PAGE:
Czech Aero profits from stalled L-159 fighter plane sale to Iraq

Offer to sell Czech L-159s tops agenda of talks with Iraqi delegation; meanwhile, Aero Vodochody makes mint on storage fees

Tom Jones 23.1.2012
Prodej českých bitevníků L-159 do Iráku zatím vůbec není jistý. Obchod může ovlivnit i postoj Česka k palestinským požadavkům v OSN. | na serveru Lidovky.cz | aktuální zprávy Prodej českých bitevníků L-159 do Iráku zatím vůbec není jistý. Obchod může ovlivnit i postoj Česka k palestinským požadavkům v OSN. | foto: © ČTK, ČESKÁ POZICEČeská pozice
Prodej českých bitevníků L-159 do Iráku zatím vůbec není jistý. Obchod může ovlivnit i postoj Česka k palestinským požadavkům v OSN.

The Czech Ministry of Defense is hoping talks on Jan. 23 – 24 with Iraqi government and military representatives will produce a breakthrough for a Czech offer of twenty L-159 fighter planes produced by Aero Vodochody. The manufacturer, which is heading talks on the Czech side, is less concerned about the deal going through: last year it received Kč 25.2 million for simply storing the planes, the daily Lidové noviny (LN) reported on Monday.

For over half a year the Czech government, Defense Ministry and Aero Vodochody (part of the Penta group) have been in negotiations with Iraq to trade the twenty L-159 ALCA attack fighter planes that have seen minimal use. With an Iraqi government delegation in Prague on Monday and Tuesday, an outcome is expected. The ministry can reportedly expect to receive a maximum of Kč 30 million for each plane, though a barter deal for Iraqi oil is an option being discussed.

The Czech offer, however, faces considerable competition from the Hawk light combat and training plane manufactured by BAE Systems of the UK, and the T-50 Golden Eagle, developed and manufactured by Lockheed Martin of the US together with Korea Aerospace Industries and Korea’s Agency for Defense Development. Like the L-159 and the Hawk, the T-50 Golden Eagle serves both as a training plane and light fighter plane but it is the only supersonic model of the three.

According to the boss of Aero Vodochody, Ladislav Šimek, the Iraqis are now leaning more towards buying brand new planes. “Throughout we have consistently spoken about the sale of the planes in storage, but more recently the Iraqi side has said it would prefer new planes,” Šimek told Czech Radio.

Little incentive

But Lidové noviny cited a high-ranking military figure, who asked to remain anonymous, as saying Aero Vodochody actually has little incentive to sell the 20 older L-159s in storage. “The firm’s motivation to sell the planes will not be great because it would lose a guaranteed source of stable income for their storage,” the senior defense ministry official told the daily.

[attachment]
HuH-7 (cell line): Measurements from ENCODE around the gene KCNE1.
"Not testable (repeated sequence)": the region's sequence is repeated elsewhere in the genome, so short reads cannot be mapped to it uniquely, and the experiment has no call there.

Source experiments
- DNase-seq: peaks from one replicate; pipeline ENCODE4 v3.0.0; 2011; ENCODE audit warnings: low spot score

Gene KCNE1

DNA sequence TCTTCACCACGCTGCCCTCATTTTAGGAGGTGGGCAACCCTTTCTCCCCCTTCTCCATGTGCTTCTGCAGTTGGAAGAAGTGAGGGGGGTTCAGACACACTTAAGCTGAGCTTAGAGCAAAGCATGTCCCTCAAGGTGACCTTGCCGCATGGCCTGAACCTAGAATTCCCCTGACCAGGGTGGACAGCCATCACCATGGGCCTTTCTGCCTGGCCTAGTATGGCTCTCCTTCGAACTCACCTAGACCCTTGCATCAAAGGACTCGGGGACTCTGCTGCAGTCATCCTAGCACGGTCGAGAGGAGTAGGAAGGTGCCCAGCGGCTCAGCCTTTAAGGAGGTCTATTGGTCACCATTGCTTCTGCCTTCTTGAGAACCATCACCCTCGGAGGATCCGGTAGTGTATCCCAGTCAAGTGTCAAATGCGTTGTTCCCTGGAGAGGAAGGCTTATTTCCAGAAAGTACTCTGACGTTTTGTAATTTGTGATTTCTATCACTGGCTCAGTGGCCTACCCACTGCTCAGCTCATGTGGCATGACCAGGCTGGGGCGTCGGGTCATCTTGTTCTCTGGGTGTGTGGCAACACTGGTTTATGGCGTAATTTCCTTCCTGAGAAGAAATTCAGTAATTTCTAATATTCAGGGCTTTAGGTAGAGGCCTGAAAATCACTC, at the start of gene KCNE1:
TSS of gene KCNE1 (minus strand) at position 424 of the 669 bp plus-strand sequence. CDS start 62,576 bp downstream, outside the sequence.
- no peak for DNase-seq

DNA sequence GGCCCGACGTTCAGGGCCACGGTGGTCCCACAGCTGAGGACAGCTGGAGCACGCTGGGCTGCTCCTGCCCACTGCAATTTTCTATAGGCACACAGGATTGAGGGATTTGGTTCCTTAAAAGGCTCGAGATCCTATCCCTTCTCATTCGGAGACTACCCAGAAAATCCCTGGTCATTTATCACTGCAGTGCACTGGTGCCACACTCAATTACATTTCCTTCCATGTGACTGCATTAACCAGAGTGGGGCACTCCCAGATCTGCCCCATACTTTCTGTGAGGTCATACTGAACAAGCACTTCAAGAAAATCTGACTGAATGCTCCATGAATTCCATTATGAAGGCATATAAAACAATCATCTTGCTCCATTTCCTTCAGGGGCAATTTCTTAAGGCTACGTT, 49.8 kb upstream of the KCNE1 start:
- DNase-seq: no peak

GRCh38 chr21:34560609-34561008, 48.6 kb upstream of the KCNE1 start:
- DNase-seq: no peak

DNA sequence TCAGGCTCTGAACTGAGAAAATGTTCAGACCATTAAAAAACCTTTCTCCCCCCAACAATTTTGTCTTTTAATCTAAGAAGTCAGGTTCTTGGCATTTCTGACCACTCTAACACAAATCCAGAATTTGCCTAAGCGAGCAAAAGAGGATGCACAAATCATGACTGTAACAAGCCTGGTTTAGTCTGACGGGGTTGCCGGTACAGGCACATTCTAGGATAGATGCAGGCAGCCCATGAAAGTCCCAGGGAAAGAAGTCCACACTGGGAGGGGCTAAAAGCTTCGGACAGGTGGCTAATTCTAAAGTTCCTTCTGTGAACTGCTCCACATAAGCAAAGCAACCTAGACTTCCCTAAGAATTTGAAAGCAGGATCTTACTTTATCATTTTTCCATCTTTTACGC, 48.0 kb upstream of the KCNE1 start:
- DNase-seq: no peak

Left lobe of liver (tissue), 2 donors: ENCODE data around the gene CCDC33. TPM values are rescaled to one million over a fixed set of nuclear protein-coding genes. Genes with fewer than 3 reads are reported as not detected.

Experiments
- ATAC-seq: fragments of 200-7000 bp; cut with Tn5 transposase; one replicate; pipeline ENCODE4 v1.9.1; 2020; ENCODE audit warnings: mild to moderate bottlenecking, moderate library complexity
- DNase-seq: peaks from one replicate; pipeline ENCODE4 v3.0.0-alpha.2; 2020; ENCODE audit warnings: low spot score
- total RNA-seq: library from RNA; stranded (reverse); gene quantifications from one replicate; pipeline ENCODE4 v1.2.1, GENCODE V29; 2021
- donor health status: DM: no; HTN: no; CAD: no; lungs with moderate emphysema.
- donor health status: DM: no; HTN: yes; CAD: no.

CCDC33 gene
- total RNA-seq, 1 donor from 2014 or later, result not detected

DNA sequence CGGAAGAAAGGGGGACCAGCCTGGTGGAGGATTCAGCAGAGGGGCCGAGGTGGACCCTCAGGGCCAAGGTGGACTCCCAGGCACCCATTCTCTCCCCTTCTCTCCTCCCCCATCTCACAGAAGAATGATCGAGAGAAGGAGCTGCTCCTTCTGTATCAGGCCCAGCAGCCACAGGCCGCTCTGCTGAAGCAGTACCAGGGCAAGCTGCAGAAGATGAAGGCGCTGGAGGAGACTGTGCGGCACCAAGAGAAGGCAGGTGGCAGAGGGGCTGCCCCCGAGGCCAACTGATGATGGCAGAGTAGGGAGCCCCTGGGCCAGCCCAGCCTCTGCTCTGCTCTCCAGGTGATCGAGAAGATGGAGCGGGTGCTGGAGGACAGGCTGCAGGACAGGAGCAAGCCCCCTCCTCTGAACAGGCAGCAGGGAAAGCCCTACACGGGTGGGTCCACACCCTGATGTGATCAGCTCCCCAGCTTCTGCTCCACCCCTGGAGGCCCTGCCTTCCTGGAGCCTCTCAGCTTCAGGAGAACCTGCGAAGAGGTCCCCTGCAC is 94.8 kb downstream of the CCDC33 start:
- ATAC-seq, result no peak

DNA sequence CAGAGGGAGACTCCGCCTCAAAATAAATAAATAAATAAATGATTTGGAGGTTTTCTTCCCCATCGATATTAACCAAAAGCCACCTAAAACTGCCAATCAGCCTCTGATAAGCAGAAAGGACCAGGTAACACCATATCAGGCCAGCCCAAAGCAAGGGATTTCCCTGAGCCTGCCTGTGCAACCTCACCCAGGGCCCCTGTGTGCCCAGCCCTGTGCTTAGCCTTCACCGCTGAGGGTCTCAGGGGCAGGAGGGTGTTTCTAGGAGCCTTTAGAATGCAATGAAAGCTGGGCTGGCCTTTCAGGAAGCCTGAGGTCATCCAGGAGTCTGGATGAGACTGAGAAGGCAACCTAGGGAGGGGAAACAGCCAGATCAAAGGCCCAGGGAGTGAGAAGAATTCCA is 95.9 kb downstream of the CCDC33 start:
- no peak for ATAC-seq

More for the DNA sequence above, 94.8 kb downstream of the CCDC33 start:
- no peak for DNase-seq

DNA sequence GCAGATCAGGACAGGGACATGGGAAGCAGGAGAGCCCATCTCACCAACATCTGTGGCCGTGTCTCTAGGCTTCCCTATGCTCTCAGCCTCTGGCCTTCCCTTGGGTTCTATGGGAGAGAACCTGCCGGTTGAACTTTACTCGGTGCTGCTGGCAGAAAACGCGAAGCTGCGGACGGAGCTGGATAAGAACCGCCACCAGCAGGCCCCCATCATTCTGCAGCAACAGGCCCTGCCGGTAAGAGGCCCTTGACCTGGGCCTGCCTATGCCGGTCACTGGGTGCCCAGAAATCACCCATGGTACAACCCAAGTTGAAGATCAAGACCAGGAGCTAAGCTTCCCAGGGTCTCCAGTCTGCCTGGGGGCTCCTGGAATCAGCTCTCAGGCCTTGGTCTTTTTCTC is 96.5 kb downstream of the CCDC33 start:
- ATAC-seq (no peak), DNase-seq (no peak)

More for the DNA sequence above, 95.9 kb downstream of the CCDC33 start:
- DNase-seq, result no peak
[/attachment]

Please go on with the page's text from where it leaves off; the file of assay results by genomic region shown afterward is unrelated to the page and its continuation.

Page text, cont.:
A breakdown of the ministry’s spending shows it paid Aero Vodochody Kč 25.2 million for storage and maintenance of the planes in 2011. Officially, however, the manufacturer denies it would be more advantageous for the planes to remain in storage. “Maintenance of the planes has just one aim: to ensure the possibility to sell them. For Aero it would definitely be better for us for the planes to represent our firm abroad,” Aero Vodochody spokeswoman Tereza Kryšpínová told LN.

Aero Vodochody is the largest aerospace manufacturer in the Czech Republic, mainly focusing on cooperation with leading aerospace manufacturers in international aerostructures projects, including Sikorsky Aircraft Corporation (S-76 model helicopters), Alenia Aeronautica (C-27J Spartan center wing box), Latecoere (Embraer 170/190 subassemblies), Saab (JAS-39 Gripen pylons), Spirit Aerosystems (B767 fixed leading edge kits), and EADS (A320/340 subassemblies). It was privatized in 2007 and bought up by the Czech and Slovak investment firm Penta.

The Czech company’s military program is historically the largest producer of jet training aircraft (L-159 Combat & Training System and L-39/L-59 Sustainment Programs) and a partner to the Czech Air Force, among other national fleets. To date the L-159s are only used by the Czech air force.

Pavel Bulant, head of the ministry’s armaments department, says there’s a good chance the Czechs will clinch the deal to supply the fledgling Iraqi air force. He says his optimism is based on the fact that when Czech Prime Minister Petr Nečas (Civic Democrats, ODS) headed a delegation to Iraq in May 2011, the Iraqi side said they wanted to complete the purchase of light fighter planes within a short period of time.

Up to the US

Aviation specialist and journalist Michal Zdobinský says that in order for the Czech offer to have any chance, the deal would have to have the blessing of the US.  “As long as [Defense Minister Alexandr] Vondra has reached an agreement with the US, the sale has a big chance of success,” Zdobinský said recently. According to Lidové noviny, however, “very few believe the American arms industry would let go an order for the national aviation industry.”

Ten days prior to his planned cisit, Iraqi Prime Minister Nouri al-Maliki announced that he would not head the Iraqi delegation to Prague due to a flare in sectarian violence in Iraq since the withdrawal of US troops in December. Iraqi defense minister Saadon al-Dulaymi has travelled to Prague and will hold talks with his Vondra (Civic Democrats, ODS).